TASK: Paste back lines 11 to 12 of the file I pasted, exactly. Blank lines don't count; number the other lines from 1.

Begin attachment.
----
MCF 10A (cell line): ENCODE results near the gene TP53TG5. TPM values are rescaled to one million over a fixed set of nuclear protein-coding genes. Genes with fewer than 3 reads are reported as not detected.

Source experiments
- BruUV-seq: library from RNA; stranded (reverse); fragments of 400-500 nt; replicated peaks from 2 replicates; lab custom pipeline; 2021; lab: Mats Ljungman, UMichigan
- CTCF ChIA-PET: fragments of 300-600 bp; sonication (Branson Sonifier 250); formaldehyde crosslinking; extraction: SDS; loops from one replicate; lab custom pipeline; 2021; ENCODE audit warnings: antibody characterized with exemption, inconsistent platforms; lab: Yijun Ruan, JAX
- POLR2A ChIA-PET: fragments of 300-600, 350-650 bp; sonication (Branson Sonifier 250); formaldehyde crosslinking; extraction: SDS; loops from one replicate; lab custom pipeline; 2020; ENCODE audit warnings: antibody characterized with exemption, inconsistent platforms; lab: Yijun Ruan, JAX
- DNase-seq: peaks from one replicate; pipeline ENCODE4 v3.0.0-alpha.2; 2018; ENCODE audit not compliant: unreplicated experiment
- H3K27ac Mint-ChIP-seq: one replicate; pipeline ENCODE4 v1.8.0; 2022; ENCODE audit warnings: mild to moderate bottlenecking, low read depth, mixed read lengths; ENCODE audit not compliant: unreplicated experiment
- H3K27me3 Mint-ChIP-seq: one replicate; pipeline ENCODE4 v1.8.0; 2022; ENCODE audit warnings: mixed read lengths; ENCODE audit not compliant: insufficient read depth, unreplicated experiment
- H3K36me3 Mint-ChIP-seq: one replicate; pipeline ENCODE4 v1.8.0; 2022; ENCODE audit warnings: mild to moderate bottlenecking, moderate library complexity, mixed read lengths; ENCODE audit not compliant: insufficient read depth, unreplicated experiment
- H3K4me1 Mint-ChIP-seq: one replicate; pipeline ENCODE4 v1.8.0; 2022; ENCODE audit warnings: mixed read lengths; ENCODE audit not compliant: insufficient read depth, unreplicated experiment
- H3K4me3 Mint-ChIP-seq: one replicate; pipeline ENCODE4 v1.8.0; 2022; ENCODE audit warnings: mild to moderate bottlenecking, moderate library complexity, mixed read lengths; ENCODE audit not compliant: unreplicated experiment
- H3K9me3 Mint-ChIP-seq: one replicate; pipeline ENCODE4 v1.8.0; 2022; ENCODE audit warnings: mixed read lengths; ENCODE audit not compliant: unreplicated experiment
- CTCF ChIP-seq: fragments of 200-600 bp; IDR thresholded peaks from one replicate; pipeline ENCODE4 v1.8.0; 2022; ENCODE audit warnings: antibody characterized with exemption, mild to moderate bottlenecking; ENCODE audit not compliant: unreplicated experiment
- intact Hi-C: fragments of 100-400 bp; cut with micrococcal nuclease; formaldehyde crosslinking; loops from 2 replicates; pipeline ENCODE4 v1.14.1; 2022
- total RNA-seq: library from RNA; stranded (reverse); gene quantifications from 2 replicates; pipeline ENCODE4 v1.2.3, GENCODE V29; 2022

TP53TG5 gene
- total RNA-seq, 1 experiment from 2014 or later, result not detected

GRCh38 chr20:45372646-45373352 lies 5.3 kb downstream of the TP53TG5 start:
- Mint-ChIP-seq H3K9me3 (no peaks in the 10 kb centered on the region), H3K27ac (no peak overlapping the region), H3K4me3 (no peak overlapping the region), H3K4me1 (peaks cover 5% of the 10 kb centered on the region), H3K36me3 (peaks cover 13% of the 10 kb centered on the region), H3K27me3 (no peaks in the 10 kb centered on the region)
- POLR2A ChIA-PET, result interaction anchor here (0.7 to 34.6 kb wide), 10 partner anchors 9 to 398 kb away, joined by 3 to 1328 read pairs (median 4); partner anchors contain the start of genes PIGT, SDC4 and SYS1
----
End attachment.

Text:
- H3K4me3 Mint-ChIP-seq: one replicate; pipeline ENCODE4 v1.8.0; 2022; ENCODE audit warnings: mild to moderate bottlenecking, moderate library complexity, mixed read lengths; ENCODE audit not compliant: unreplicated experiment
- H3K9me3 Mint-ChIP-seq: one replicate; pipeline ENCODE4 v1.8.0; 2022; ENCODE audit warnings: mixed read lengths; ENCODE audit not compliant: unreplicated experiment